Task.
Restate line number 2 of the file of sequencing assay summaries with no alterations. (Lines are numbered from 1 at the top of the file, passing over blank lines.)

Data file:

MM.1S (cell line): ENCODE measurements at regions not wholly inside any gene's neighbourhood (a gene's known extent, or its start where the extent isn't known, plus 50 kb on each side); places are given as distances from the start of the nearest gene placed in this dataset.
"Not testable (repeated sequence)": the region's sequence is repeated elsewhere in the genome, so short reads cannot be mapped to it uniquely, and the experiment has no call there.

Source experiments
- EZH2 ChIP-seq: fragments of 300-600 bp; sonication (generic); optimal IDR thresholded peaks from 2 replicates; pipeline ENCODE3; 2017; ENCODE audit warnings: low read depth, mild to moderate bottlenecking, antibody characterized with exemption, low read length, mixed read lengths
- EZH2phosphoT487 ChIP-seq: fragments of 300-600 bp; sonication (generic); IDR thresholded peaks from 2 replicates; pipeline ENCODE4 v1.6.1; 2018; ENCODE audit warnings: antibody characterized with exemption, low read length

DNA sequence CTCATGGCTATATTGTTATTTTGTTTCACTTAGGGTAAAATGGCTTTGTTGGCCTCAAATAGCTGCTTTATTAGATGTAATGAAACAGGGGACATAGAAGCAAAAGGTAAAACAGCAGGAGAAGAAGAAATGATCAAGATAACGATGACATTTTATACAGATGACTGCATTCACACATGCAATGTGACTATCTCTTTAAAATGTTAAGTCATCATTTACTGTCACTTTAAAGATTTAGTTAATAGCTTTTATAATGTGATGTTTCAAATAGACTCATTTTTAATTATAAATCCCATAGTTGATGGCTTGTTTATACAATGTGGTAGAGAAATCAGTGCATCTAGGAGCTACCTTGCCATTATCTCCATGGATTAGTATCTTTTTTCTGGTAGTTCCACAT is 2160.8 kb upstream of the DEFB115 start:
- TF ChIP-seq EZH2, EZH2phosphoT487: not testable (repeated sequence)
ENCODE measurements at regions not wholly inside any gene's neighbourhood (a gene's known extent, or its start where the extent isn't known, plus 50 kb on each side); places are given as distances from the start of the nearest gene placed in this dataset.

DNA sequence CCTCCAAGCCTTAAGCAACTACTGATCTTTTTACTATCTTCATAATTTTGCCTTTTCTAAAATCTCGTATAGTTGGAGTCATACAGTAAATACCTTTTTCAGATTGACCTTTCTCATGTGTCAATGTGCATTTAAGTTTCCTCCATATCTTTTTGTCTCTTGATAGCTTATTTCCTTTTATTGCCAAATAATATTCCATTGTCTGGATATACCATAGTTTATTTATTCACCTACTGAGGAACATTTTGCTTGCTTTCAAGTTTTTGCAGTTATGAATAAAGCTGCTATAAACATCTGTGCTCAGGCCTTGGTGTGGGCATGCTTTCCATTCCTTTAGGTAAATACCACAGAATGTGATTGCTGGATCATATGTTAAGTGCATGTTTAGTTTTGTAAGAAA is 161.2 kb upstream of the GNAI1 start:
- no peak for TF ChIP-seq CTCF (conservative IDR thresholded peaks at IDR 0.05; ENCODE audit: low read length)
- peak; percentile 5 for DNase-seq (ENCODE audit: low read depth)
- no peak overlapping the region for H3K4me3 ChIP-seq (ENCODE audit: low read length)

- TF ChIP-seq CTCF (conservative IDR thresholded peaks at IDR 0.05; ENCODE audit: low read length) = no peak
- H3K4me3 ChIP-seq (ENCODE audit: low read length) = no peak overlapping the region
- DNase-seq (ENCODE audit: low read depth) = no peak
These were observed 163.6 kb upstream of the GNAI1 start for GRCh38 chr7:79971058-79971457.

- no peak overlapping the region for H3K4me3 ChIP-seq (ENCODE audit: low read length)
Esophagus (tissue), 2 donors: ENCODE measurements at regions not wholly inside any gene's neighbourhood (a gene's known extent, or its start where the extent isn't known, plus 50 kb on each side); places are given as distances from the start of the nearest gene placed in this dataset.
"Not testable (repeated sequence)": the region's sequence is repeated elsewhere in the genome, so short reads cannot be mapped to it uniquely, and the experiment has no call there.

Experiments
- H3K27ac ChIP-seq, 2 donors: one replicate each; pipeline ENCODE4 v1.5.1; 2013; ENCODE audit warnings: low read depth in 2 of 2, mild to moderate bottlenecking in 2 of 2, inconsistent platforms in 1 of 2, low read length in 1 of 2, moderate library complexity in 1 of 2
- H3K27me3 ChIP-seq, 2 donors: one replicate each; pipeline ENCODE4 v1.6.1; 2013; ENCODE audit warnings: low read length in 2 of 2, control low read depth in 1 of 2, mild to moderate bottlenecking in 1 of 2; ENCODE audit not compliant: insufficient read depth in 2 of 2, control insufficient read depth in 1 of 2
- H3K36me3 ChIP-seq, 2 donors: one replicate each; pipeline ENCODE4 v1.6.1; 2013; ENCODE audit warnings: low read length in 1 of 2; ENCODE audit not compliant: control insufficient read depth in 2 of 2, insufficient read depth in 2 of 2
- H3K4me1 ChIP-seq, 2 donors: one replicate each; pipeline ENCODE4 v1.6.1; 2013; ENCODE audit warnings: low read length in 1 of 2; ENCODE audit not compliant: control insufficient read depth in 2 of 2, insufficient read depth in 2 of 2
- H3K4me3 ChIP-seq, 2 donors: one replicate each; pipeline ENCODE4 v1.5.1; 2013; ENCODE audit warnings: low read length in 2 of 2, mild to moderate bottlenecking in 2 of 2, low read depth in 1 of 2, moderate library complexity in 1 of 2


"Not testable (repeated sequence)": the region's sequence is repeated elsewhere in the genome, so short reads cannot be mapped to it uniquely, and the experiment has no call there.